A Thin Three

So the day after I found out I passed CFA Level 2, I signed up for the Level 3 exam. Unlike in previous years, you now have the option of getting the volumes in electronic format in addition to, or instead of, the normal paper study guides. I chose the paper with the thought that I might want to pull them off the shelf and refer to them in future years, long after digital formats may have changed.

The 6 volumes arrived about a week ago but I’ve yet to crack any of them open. Here’s why:


Do you see above how thin the set of six are versus the previous levels? Do you see how nonchalant I look below?

Heck, the Schweser abbreviated notes may not be much thicker than a MacBook Air!

Yes, the result is that I wasn’t hit with the usual I’D BETTER START NOW impulse from previous years. In fact, before unpacking the box I thought they might have only sent the first 4 volumes with the rest to come in a later shipment.

Oddly, this year there was nothing in the box besides the study guides. No brochure on how to use the online candidate preparation tools – not even any of the usual postcards to send to Mom to explain why you’ve been too busy to call.

You try not to let it, but your mind connects the dots as maybe Level 3 isn’t so hard, hence the thin volumes, lack of postcards, etc. No tearing rush here…

One exciting aspect to Level III is that the titles of the volumes are quite a bit different. We have:

Vol 1: Ethical & Professional Standards (no quant 🙁 )
Vol 2: Behavioral Finance, Individual Investors, & Institutional Investors
Vol 3: Capital Market Expectations, Market Valuation, & Asset Allocation
Vol 4: Fixed Income & Equity Portfolio Management
Vol 5: Alternative Investments, Risk Management, & Application of Derivatives
Vol 6: Portfolio: Execution, Evaluation, Attribution, & Global Performance Standards

Good stuff indeed. And the grand total comes out to be about 2500 pages. So if the Be Afraid Feeling doesn’t show itself within a day or two, I’ll see what I can do to artificially cultivate it.

Comments always welcome. On y va, niveau trois.

Update: I finally passed all the CFA exams and wrote an eBook about the program. If you’re interested, click here.

21 thoughts on “A Thin Three”

  1. I failed Level III the first time I took it. Not sure what the pass rates are now, but Level III had the lowest pass rates of the 3 levels at the time I finally passed. Be afraid. Be very afraid. (Just kidding, but don’t let thin study guides fool you.)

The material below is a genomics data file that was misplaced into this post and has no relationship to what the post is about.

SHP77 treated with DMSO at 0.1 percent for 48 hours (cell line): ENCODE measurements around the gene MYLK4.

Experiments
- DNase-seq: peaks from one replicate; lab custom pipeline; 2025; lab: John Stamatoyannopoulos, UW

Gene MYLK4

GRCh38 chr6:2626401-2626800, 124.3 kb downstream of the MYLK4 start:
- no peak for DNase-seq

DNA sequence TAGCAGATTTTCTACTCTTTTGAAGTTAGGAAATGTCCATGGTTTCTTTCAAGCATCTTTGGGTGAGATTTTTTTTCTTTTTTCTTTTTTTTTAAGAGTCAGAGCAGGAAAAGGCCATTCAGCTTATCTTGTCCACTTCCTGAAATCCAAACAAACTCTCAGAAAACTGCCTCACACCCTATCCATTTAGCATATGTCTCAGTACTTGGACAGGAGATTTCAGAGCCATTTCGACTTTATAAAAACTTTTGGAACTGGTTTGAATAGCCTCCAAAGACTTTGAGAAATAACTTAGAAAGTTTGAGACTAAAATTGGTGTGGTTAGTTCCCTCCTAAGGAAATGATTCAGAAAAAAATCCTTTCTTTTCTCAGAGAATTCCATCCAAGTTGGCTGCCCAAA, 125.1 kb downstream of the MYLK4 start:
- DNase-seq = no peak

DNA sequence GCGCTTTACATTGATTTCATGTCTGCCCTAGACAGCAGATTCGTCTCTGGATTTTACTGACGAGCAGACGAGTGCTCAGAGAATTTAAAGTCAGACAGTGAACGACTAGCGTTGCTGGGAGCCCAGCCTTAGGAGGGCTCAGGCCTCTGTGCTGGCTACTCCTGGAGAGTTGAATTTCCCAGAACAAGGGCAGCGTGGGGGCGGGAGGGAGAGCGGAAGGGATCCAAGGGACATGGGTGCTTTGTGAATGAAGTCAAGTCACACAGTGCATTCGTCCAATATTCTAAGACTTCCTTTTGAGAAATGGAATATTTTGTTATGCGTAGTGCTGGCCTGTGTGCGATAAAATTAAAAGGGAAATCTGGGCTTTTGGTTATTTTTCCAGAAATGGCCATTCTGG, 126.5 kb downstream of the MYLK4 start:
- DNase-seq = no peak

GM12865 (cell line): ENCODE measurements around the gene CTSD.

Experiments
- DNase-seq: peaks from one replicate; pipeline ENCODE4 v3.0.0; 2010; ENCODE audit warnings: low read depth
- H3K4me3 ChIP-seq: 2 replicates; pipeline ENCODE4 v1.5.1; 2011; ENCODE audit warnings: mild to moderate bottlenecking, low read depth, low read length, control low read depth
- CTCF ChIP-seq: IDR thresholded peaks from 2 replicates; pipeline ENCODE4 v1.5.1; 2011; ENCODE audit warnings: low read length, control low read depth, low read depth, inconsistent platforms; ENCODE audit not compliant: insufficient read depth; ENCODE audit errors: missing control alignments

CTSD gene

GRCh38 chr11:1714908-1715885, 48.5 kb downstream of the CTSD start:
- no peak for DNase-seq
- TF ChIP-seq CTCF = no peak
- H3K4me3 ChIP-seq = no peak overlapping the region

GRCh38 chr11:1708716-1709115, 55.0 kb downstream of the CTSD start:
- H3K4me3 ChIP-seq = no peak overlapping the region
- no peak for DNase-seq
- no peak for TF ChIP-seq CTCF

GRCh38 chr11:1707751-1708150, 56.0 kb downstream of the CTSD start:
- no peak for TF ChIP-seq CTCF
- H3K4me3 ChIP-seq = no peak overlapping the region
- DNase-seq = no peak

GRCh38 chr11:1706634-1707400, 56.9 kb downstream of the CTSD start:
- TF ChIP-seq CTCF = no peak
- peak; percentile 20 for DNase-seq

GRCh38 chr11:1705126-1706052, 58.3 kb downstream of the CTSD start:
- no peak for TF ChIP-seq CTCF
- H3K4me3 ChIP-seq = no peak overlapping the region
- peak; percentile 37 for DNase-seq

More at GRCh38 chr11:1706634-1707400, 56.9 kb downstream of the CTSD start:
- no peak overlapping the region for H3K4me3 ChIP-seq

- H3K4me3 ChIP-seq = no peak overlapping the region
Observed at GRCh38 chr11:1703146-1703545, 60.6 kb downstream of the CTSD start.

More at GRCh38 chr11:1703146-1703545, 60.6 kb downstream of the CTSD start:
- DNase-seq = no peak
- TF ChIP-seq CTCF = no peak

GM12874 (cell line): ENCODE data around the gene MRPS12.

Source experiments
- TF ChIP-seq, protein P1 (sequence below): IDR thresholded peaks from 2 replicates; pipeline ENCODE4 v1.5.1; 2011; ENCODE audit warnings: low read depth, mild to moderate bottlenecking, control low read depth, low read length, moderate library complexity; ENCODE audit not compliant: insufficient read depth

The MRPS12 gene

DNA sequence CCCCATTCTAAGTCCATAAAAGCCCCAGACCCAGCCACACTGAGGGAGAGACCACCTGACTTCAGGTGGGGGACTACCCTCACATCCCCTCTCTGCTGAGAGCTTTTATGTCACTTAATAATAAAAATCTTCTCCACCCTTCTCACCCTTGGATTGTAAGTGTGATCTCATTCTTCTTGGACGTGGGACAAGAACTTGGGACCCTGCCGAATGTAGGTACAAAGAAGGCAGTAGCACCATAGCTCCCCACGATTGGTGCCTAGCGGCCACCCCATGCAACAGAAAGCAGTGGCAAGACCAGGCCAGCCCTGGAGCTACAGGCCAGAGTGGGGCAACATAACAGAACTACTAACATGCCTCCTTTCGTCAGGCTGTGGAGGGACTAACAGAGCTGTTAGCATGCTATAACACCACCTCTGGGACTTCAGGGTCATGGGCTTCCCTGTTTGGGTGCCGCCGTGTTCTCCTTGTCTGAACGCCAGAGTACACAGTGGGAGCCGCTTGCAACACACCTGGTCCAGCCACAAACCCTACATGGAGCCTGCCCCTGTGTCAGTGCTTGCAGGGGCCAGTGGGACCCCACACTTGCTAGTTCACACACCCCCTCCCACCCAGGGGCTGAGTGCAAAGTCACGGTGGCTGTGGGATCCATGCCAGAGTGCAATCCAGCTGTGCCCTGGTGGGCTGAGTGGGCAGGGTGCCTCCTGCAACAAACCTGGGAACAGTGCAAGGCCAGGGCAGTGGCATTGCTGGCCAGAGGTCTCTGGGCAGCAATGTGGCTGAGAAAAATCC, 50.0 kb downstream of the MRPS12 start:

2. I’ve managed to finally log my first couple of study hours. The readings on behavioral finance are are fresh & interesting. Thanks for the punch in the arm! Needed it!

  3. You may have come across this already, but if you like the Behavioural Finance stuff you should read the books by James Montier, his little book on behavioural investing is a great introduction to the frailties of the human mind when it comes to investing.

  4. Lumi: none too happy to report I failed Level III this time around.

    Ah well, I’ll get back up on that horse soon I’m sure. My takeaways this time around were –
    *I could’ve started earlier (started in January since tried to prolong studying as long as I could; wish I started in November looking back on things)
    * I am planning to spend ALOT more time doing old CFAI practice tests, not just Schweser practice tests.

    I am very up in the air on if I will re-take right away or wait a bit. Just don’t let those thin volumes fool you, that’s what I would say!

    ~Bob

  5. I started level 3 the same way I started level 2 — in October the year before the exam. Why? I kept flashing back to that PowerBar don’t bonk commercial. You know the in which swelling orchestral music played in the background as the camera closed in on the agonized face of a long-distance runner miles past the wall but close enough taste victory. In the distance, you could see the out-of-focus shape of the next runner rounding the final corner. As the camera flashed past the crowd caught up in the shared elation of the runners and the moment, the lead runner triumphantly raced across the line only to be bounced back by the finishing tape because he had completely exhausted himself. Then the tag line Don’t Bonk flashed on the screen as the next runner easily broke the tape. That’s how I felt about level 3. I was so close that I certainly wasn’t going to let some little lapse of concentration or mishap stop me. Funny I thought that because 3 weeks for the exam, I lost my footing stepping out of the bath tub and almost knocked my head on the toilet. As I slid across the floor on my back, all I could think of was, “Protect your head!”

  6. I started studying for level 3 in mid December. Kept building momentum slowly, and felt my preparation this time was much better than level 2 which I passed first attempt (had started studying in early feb and was cramped with work). I knew I was very close to the finish line, too, and didn’t want to take it lightly–given the warnings about how deceptively simple it was. I thoroughly revised the content a few times, put in ample time preparing, solved practice questions as well as past papers which seemed a breeze both in terms of difficulty and I had ample time left even after finishing the paper.

    I realized that I did not enjoy the content in level 3 prep because I couldn’t apply bulk of it to my current field (i-banking) as much as levels 1 and 2.

    When I started the paper (morning-essay section), it seemed very difficult. I got stuck on the first question, panicked and the time kept running out. Before long I was gasping for breathe and knew there was no way I would pass. Other than 2-3 questions, every question seemed too tricky and confusing. Even while I was solving the paper, I knew that even if I had studied 2 more months, I would not have been able to perform any better. I couldn’t complete the paper–left 2 questions with highest points– almost blank as I ran out of time.